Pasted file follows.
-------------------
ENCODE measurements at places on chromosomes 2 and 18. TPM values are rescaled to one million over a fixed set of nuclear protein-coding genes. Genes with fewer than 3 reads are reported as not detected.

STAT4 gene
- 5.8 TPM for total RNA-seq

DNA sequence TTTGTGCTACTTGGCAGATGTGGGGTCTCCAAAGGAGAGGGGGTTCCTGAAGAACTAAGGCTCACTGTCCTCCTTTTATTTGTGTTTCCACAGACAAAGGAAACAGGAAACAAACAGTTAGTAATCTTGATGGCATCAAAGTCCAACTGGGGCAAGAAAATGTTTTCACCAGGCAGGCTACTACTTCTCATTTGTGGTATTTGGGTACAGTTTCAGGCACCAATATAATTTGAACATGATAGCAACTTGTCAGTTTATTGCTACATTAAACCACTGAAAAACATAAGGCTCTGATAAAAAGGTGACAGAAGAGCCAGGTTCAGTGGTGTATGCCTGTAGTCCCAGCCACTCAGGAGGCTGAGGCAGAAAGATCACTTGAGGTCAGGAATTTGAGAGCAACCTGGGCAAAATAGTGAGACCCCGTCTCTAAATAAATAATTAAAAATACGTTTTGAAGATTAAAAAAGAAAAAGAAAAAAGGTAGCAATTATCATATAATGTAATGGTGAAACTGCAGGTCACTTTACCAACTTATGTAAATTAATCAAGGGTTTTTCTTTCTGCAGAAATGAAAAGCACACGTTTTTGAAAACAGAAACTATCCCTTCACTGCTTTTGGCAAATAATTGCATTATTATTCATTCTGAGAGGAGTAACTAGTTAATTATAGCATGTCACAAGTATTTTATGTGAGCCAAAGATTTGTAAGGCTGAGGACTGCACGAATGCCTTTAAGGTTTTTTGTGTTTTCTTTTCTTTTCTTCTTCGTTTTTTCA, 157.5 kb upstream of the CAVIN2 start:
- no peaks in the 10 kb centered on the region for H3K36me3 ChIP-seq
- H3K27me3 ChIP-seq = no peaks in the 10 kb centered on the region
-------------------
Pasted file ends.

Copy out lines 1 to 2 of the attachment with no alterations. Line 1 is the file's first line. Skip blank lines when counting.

ENCODE measurements at places on chromosomes 2 and 18. TPM values are rescaled to one million over a fixed set of nuclear protein-coding genes. Genes with fewer than 3 reads are reported as not detected.

STAT4 gene